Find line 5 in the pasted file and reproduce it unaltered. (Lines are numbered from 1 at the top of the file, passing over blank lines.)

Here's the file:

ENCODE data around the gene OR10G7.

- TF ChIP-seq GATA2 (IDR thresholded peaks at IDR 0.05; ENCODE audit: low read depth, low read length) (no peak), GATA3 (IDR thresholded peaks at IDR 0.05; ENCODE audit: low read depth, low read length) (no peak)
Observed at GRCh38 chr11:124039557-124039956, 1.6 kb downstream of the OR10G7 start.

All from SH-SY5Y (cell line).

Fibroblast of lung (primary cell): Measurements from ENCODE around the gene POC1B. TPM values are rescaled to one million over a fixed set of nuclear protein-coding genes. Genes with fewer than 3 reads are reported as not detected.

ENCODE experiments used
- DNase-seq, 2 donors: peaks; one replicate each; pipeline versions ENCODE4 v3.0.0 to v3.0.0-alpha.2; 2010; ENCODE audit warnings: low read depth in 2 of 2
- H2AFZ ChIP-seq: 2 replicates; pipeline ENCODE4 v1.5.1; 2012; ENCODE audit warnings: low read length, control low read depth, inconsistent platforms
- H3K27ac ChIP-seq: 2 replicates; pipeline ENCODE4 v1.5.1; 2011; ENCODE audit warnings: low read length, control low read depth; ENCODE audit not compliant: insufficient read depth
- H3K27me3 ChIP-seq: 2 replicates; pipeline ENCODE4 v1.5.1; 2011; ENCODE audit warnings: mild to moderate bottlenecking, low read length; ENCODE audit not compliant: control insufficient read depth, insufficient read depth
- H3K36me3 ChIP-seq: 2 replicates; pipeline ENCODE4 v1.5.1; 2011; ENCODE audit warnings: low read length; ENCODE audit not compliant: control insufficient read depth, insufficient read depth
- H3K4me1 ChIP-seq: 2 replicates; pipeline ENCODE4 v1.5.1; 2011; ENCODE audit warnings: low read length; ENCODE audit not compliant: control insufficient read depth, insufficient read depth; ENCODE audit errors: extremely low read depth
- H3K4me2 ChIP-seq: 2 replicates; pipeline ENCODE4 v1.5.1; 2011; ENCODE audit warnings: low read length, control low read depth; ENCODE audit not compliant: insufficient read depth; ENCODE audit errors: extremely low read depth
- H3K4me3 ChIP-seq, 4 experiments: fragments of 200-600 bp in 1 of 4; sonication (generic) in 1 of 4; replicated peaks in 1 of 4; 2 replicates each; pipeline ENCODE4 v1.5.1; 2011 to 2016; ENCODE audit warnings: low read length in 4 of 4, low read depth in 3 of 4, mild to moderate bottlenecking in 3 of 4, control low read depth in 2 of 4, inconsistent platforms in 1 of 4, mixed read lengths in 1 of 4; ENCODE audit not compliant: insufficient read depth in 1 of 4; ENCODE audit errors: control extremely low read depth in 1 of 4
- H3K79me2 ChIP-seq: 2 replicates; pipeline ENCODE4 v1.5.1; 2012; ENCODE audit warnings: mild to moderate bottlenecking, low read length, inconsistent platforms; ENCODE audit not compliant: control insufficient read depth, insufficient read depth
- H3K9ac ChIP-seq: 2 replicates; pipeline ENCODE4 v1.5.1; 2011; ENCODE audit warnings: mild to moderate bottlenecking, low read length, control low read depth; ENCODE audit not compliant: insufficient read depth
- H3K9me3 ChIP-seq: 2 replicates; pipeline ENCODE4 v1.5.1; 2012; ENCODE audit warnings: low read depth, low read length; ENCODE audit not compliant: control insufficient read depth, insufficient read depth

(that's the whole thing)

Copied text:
Fibroblast of lung (primary cell): Measurements from ENCODE around the gene POC1B. TPM values are rescaled to one million over a fixed set of nuclear protein-coding genes. Genes with fewer than 3 reads are reported as not detected.